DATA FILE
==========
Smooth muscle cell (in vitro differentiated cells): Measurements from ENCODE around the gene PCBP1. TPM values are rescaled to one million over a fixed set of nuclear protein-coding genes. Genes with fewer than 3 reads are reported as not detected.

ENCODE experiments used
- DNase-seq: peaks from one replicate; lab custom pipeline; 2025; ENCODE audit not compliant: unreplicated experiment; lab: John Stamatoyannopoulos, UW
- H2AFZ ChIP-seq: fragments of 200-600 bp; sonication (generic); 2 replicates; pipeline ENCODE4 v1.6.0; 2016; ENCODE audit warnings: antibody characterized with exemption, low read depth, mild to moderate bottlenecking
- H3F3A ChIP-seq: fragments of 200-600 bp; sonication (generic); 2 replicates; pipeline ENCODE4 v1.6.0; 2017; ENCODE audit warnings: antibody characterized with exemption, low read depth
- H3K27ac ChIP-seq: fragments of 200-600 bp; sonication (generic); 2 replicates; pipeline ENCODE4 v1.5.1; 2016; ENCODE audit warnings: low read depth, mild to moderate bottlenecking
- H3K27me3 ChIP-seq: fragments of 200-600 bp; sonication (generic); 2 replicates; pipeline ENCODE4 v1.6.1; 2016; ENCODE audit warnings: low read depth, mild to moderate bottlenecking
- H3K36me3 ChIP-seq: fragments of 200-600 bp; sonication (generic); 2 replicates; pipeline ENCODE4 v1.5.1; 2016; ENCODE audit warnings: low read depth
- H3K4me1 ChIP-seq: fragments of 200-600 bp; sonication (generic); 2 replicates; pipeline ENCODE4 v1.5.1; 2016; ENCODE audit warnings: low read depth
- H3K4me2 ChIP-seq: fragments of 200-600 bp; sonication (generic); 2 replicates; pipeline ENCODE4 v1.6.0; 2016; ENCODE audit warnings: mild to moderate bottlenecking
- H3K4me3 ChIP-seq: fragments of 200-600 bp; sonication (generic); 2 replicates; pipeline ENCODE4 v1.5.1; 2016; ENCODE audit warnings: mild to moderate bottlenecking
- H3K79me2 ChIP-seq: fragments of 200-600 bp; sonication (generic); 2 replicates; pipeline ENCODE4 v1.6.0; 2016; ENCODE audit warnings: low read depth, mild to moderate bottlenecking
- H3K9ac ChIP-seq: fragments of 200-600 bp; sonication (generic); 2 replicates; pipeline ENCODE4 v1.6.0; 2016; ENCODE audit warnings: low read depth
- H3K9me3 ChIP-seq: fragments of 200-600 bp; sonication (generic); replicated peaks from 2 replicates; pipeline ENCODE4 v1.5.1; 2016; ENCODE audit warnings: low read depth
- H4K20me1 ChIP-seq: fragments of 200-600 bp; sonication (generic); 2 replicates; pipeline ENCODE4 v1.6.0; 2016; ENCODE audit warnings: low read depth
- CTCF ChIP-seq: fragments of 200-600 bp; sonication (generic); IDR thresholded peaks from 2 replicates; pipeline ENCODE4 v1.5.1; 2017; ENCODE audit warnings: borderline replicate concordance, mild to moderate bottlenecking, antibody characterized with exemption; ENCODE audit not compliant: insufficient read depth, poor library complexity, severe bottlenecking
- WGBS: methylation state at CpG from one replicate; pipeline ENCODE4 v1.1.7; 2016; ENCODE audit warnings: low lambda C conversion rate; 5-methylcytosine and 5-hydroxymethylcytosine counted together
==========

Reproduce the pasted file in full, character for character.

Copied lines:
Smooth muscle cell (in vitro differentiated cells): Measurements from ENCODE around the gene PCBP1. TPM values are rescaled to one million over a fixed set of nuclear protein-coding genes. Genes with fewer than 3 reads are reported as not detected.

ENCODE experiments used
- DNase-seq: peaks from one replicate; lab custom pipeline; 2025; ENCODE audit not compliant: unreplicated experiment; lab: John Stamatoyannopoulos, UW
- H2AFZ ChIP-seq: fragments of 200-600 bp; sonication (generic); 2 replicates; pipeline ENCODE4 v1.6.0; 2016; ENCODE audit warnings: antibody characterized with exemption, low read depth, mild to moderate bottlenecking
- H3F3A ChIP-seq: fragments of 200-600 bp; sonication (generic); 2 replicates; pipeline ENCODE4 v1.6.0; 2017; ENCODE audit warnings: antibody characterized with exemption, low read depth
- H3K27ac ChIP-seq: fragments of 200-600 bp; sonication (generic); 2 replicates; pipeline ENCODE4 v1.5.1; 2016; ENCODE audit warnings: low read depth, mild to moderate bottlenecking
- H3K27me3 ChIP-seq: fragments of 200-600 bp; sonication (generic); 2 replicates; pipeline ENCODE4 v1.6.1; 2016; ENCODE audit warnings: low read depth, mild to moderate bottlenecking
- H3K36me3 ChIP-seq: fragments of 200-600 bp; sonication (generic); 2 replicates; pipeline ENCODE4 v1.5.1; 2016; ENCODE audit warnings: low read depth
- H3K4me1 ChIP-seq: fragments of 200-600 bp; sonication (generic); 2 replicates; pipeline ENCODE4 v1.5.1; 2016; ENCODE audit warnings: low read depth
- H3K4me2 ChIP-seq: fragments of 200-600 bp; sonication (generic); 2 replicates; pipeline ENCODE4 v1.6.0; 2016; ENCODE audit warnings: mild to moderate bottlenecking
- H3K4me3 ChIP-seq: fragments of 200-600 bp; sonication (generic); 2 replicates; pipeline ENCODE4 v1.5.1; 2016; ENCODE audit warnings: mild to moderate bottlenecking
- H3K79me2 ChIP-seq: fragments of 200-600 bp; sonication (generic); 2 replicates; pipeline ENCODE4 v1.6.0; 2016; ENCODE audit warnings: low read depth, mild to moderate bottlenecking
- H3K9ac ChIP-seq: fragments of 200-600 bp; sonication (generic); 2 replicates; pipeline ENCODE4 v1.6.0; 2016; ENCODE audit warnings: low read depth
- H3K9me3 ChIP-seq: fragments of 200-600 bp; sonication (generic); replicated peaks from 2 replicates; pipeline ENCODE4 v1.5.1; 2016; ENCODE audit warnings: low read depth
- H4K20me1 ChIP-seq: fragments of 200-600 bp; sonication (generic); 2 replicates; pipeline ENCODE4 v1.6.0; 2016; ENCODE audit warnings: low read depth
- CTCF ChIP-seq: fragments of 200-600 bp; sonication (generic); IDR thresholded peaks from 2 replicates; pipeline ENCODE4 v1.5.1; 2017; ENCODE audit warnings: borderline replicate concordance, mild to moderate bottlenecking, antibody characterized with exemption; ENCODE audit not compliant: insufficient read depth, poor library complexity, severe bottlenecking
- WGBS: methylation state at CpG from one replicate; pipeline ENCODE4 v1.1.7; 2016; ENCODE audit warnings: low lambda C conversion rate; 5-methylcytosine and 5-hydroxymethylcytosine counted together